What is the line between good marketing and too much? Did Bioshock: Infinite cross it?
It's very necessary that the publishers hype their releases. In this day and age we've seen games like AC3 get by on hype alone. It could make a huge difference in sales by releasing a great game that's underrated (Tom Raider) or overexposing a bad game that everyone hates (Aliens Colonial Marines).
It's not just necessary, it also has a HUGE impact on consumer opinions. Take a look at Black Ops Declassified. Now regardless of the games actual quality (which I don't want to debate about), many people were skeptical of the lack of news / details surrounding the title. When the game finally released, Activsion didn't bother to send out review copies, which made the game look really bad. The same thing happened with The Walking Dead Survival Instinct, all the Borderlands 2 DLC packs (seriously, most were announced the week before they released and Hammerlock had ZERO additional hype in the month long span till release) and plenty of other titles. The thing is, people expect companies to try to sell you something, so when they don't... well it looks like a lack of faith. Even without the review scores, I think a lot of people lost faith in declassified over the lack of review copies. Nothing says this game sucks, quite like the publisher doing everything in their power to keep the title a secret.
I think these publishers don't measure the impact of hyping VS not hyping a game as it relates to sales. Sometimes they have an advertising budget and it gets blown during release of the title then they expect gamers to keep tabs on the DLC & expansion so they don't invest as much. If they measured how effective putting X amount of dollars into promotions is then they can quantify the monetary value of said 'hype'.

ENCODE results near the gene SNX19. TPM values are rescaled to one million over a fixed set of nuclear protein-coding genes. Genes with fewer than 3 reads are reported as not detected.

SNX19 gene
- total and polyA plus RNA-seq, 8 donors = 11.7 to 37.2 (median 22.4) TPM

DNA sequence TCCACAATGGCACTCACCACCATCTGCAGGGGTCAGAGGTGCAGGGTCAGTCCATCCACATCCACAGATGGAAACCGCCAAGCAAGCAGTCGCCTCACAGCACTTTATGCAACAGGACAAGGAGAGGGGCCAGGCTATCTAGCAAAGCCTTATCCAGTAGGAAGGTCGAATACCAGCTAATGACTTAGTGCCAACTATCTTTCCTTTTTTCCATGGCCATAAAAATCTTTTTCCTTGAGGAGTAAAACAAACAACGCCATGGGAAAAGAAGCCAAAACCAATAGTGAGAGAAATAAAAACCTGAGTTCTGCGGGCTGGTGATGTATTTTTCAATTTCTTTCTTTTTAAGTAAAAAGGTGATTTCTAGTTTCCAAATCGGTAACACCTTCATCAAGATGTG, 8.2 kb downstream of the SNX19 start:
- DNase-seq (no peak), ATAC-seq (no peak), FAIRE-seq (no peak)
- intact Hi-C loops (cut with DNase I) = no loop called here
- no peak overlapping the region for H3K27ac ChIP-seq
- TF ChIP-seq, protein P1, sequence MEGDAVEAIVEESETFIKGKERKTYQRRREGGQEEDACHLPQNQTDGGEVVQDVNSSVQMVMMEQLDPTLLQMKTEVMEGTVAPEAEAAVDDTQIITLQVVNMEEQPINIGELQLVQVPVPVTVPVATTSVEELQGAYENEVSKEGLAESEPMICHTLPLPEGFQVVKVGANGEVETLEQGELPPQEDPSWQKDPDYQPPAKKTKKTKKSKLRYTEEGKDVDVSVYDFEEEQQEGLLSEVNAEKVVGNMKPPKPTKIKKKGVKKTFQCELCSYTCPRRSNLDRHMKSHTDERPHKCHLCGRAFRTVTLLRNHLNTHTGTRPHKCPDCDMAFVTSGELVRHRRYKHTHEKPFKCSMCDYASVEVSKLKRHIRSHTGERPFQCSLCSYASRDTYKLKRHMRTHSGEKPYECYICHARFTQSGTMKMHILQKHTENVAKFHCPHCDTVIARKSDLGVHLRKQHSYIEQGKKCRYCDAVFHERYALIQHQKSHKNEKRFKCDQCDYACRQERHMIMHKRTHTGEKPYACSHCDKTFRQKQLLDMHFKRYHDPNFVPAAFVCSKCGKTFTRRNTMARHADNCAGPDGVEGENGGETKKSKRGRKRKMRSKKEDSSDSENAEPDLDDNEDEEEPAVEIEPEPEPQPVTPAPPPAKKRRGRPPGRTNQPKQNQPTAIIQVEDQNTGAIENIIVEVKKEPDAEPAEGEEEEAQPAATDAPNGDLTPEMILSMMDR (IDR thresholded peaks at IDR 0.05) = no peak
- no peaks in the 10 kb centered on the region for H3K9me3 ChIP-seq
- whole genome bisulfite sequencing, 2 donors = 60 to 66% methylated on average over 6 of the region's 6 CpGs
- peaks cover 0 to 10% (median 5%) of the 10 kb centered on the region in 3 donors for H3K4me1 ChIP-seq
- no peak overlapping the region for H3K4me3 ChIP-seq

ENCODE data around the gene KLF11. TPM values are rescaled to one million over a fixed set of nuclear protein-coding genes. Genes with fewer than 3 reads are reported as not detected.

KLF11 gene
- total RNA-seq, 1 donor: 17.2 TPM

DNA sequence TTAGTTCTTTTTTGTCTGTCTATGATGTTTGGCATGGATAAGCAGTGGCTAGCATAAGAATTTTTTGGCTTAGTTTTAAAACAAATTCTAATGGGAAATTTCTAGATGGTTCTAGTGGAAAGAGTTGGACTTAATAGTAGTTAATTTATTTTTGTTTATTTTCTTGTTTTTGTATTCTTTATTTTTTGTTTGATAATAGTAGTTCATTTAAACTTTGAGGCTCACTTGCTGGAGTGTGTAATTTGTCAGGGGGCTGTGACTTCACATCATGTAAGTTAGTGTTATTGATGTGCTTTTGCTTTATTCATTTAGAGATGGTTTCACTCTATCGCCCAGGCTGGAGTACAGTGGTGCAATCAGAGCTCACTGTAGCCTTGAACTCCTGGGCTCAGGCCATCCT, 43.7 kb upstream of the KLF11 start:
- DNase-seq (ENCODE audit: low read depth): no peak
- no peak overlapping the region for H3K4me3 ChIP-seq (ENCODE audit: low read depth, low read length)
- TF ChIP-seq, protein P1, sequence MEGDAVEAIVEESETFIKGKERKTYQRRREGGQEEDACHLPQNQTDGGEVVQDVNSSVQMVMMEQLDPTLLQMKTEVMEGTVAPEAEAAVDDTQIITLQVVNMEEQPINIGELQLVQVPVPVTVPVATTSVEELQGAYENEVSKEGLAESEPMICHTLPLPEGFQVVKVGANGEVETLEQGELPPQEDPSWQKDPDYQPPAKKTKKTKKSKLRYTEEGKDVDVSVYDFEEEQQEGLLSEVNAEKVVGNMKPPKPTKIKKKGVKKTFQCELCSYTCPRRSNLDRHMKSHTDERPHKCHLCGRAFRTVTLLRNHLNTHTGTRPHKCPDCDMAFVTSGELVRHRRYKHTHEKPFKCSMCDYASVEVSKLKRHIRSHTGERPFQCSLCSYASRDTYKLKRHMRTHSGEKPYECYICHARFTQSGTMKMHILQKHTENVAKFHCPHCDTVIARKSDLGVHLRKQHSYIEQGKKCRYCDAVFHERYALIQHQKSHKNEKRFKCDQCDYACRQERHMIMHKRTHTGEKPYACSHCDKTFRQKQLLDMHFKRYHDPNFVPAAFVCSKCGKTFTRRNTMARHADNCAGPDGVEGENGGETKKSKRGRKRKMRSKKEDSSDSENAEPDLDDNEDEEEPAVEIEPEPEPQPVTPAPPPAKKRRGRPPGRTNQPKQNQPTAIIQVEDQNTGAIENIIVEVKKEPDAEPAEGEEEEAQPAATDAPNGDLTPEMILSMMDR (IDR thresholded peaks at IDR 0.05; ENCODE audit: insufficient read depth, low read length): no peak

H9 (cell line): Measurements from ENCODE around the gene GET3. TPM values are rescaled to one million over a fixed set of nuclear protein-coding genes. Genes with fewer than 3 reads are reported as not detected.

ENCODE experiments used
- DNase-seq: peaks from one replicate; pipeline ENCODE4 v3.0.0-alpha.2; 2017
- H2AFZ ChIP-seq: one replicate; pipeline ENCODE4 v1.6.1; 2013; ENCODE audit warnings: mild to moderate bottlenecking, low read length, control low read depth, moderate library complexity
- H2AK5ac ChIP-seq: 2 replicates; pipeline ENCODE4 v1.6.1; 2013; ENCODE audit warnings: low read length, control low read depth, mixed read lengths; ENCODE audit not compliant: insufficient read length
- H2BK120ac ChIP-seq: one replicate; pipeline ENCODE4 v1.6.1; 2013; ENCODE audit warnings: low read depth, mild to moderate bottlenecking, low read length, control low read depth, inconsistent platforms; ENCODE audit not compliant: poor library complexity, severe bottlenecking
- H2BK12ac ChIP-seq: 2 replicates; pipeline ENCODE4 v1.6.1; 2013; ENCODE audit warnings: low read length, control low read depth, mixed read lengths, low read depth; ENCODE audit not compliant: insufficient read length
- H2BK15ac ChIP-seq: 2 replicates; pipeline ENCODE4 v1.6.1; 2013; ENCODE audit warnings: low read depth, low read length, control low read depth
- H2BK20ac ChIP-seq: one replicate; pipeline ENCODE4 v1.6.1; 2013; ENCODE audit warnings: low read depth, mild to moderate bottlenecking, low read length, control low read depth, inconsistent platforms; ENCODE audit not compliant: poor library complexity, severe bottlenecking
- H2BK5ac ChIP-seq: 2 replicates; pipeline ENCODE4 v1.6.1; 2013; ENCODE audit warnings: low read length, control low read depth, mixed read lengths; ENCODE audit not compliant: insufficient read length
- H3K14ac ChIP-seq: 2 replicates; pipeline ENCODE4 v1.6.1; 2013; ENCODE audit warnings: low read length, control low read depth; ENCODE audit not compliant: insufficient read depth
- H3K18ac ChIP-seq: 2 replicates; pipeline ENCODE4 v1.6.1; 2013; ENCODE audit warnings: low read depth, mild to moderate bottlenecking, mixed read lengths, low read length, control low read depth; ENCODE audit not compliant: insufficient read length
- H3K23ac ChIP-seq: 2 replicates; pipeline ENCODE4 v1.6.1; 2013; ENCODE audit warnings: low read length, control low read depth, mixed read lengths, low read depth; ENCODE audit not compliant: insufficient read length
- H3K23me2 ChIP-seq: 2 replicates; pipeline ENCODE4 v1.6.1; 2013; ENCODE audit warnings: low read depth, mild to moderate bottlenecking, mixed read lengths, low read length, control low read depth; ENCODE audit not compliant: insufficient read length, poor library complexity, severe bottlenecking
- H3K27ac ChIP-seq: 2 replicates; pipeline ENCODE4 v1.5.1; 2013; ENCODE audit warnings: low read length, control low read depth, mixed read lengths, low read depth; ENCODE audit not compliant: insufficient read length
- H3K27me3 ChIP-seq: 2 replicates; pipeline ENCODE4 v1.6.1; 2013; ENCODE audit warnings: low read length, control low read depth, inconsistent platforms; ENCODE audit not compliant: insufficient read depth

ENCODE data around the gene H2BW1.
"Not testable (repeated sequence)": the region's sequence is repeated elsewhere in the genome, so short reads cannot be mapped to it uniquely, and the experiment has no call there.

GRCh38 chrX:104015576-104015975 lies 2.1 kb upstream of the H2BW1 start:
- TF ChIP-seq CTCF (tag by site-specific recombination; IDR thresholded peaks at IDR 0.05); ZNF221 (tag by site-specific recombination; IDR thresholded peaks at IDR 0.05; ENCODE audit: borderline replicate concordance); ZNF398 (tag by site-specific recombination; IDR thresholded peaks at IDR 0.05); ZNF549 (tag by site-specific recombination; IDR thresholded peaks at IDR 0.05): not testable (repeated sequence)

With fewer games being made the hype does seem to start earlier and there's also the problem of too many games still shipping for Christmas.
Well I can't say I disagree, but I wouldn't say I agree either. The thing is, most of the hype came from independent sources, over the actual companies. Sure they might have released "too many" trailers / interviews, but the name sold BioShock more than any of the interviews / trailers did. The only "real" problem with hype, is that it messes with your mentality going into the game. I played BioShock well over a year after the game first releases and thought it was only okay. Sure the setting / story were fantastic, but I wasn't impressed with the gameplay, nor can I say I truly enjoyed the game. I also decided to give Infinite a shot after a friend told me it was literally the "best thing ever" and her mind was "blown away by the stunning ending", though it didn't exactly do it for me. In a lot of ways I felt like I was playing a better looking BioShock 1 in a new location. I do think some people are over selling it and this only results in inflated expectations. I can't honestly say I truly loved a game that I got AFTER all the hype, since it's virtually impossible to be anywhere near that great. On the other hand, some of my best experiences were little minor things that I didn't expect. Like when I beat Double Dragon Neon, I was having an okay time till I saw the song and when I got the trophy at that part during the song, well... it's hard to say I don't have fond memories of it. I can list several more examples, but I think any "true" gamer knows where I am coming from.
But BioShock Infinite > Hype... the game is way better than I expected.
The problem with trying to hype up a game is that you get people like Cevat Yerli who purposely take jabs at other games instead of promoting their own.
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